With states throughout the US reopening businesses and schools, health experts are warning of a surge of COVID-19 cases in the coming months as new variants take hold across the country.
Epidemiologists and other health care experts warned Sunday that the current plateau in the number of coronavirus infections in the United States is only temporary and could be followed by a new and more terrible upsurge, particularly if the American population follows the lead of state governments that are ending mask mandates and other restrictions.
The starkest warning came from Dr. Michael Osterholm, a former coronavirus adviser to the Biden transition and director of the Center for Infectious Disease Research and Policy at the University of Minnesota. He appeared on the NBC program “Meet the Press” and declared, “we are in the eye of the hurricane right now. It appears that things are going very well. You can see blue skies.” But the reality was a new storm coming, he said.
He cited the upsurge in B117, the so-called UK variant, which has gone from one to four percent of the viruses analyzed four weeks ago to 30-40 percent today. “And what we’ve seen in Europe, when we hit that 50 percent mark, you see cases surge. So right now, we do have to keep America as safe as we can from this virus by not letting up on any of the public health measures we’ve taken. And we need to get people vaccinated as quickly as we can.”
While congratulating the Biden administration on speeding up vaccine distribution, he pointed out that more than half of American seniors, the most vulnerable age group in terms of coronavirus deaths, have still not been vaccinated, including large numbers living in long-term care facilities.
Dr. Osterholm added a warning about school reopenings, pointing out that the B117 variant is especially infectious in school settings and that large clusters of infections have been found in his home state of Minnesota, connected with the resumption of high school sports. At this point his host Chuck Todd hurriedly ended the interview.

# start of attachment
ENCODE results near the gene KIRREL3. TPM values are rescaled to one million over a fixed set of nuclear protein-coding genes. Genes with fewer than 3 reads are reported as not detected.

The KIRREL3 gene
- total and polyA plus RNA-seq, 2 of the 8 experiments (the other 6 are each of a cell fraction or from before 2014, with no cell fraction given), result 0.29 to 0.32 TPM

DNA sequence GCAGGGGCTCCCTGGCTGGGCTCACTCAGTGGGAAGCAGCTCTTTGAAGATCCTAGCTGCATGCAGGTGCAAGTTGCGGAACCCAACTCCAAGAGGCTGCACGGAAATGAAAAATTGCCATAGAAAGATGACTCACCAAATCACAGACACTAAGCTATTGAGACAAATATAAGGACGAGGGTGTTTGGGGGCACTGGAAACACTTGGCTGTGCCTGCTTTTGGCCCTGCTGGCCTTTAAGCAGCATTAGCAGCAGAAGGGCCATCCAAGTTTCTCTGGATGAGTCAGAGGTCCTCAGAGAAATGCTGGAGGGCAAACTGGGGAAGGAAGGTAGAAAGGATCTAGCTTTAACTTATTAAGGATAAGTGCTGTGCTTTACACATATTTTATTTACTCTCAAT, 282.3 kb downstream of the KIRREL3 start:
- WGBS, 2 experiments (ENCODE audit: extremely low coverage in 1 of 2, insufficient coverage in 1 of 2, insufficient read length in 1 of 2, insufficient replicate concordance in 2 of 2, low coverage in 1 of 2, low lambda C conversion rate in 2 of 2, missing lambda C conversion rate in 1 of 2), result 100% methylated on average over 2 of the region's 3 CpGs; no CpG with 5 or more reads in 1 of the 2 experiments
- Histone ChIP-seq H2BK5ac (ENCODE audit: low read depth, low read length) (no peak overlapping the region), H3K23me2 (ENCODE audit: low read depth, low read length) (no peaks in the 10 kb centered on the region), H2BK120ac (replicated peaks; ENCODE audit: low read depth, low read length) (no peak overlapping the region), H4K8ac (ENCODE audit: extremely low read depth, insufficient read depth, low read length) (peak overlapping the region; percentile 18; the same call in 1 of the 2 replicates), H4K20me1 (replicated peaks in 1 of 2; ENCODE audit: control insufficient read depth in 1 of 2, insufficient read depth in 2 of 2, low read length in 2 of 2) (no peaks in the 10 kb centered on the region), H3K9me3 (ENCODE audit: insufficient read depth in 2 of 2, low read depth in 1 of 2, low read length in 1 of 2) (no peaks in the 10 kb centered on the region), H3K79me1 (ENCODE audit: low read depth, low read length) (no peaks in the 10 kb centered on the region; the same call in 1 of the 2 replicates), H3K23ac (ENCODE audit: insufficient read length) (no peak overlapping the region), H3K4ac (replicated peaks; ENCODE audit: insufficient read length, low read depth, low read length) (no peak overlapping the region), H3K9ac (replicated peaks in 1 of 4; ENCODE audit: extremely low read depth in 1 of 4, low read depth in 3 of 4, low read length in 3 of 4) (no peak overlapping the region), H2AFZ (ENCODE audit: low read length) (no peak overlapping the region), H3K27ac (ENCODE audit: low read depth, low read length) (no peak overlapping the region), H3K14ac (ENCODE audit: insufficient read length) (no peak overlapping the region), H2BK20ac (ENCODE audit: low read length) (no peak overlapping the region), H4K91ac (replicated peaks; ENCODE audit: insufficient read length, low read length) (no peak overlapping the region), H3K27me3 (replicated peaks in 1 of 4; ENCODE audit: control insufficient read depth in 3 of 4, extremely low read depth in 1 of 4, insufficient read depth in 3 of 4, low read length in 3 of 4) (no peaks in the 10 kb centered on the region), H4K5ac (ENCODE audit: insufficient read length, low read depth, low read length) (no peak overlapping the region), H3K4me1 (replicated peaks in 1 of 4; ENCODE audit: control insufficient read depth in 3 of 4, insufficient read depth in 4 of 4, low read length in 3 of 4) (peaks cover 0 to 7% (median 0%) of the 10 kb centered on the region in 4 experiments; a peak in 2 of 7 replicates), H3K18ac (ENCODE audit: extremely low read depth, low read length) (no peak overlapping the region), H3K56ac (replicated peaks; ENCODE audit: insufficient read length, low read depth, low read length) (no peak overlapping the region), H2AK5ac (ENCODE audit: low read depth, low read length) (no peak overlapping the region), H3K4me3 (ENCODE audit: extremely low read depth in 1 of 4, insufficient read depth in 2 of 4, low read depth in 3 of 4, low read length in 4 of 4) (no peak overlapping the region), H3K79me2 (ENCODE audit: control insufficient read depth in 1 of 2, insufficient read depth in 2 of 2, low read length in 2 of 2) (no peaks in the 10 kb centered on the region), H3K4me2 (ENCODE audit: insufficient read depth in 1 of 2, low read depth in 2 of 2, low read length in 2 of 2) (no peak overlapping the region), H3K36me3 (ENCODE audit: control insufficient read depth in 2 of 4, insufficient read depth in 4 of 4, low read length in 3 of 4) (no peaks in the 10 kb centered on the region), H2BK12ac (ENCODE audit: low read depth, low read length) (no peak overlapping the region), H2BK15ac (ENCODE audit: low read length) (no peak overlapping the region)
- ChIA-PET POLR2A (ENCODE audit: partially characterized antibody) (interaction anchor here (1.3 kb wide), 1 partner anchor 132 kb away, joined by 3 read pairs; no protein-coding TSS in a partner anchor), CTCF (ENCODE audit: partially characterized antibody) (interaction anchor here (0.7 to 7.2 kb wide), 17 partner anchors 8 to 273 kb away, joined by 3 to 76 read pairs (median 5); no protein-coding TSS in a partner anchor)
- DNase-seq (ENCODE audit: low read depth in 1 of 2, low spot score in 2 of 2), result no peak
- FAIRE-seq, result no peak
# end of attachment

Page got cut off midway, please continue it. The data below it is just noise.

On other Sunday programs, experts linked more closely to the Biden administration limited their comments to warning about the impact of the lifting of mask mandates. Seventeen US states have either lifted mandates or never had them in the first place, with Texas becoming the first state with a large urban population to do so.
Dr. Anthony Fauci told the CBS program “Face the Nation” that the recent decline in cases is starting to plateau, and that “plateauing at a level of 60,000-70,000 new cases per day is not an acceptable level. That is really very high.” Judging from the example of Europe, where the plateau several weeks ago was followed by an increase in cases, he warned that this was a real danger. “It really would be risky to have yet again another surge,” he concluded.
On ABC News, Dr. Ashish Jha of Brown University, another former Biden transition adviser, tried to put a more favorable spin on the figures, but admitted the utter waste in new deaths caused by a relaxation of restrictions and mask mandates. “Anybody who gets infected today and dies in three or four weeks is somebody who would have gotten vaccinated a month from now,” he said. “This is why it’s urgent to just keep going for a little bit longer.”
All these warnings came as news programs showed scenes of thousands of unmasked and undistanced revelers on Florida beaches during spring break, encouraged by Governor Ron DeSantis and other state officials, who have portrayed the “right” to infect others and to become infected as the essence of “freedom.” This under conditions where young people in the 17-25 age bracket can contract COVID-19 and spread it just as easily as any other age group.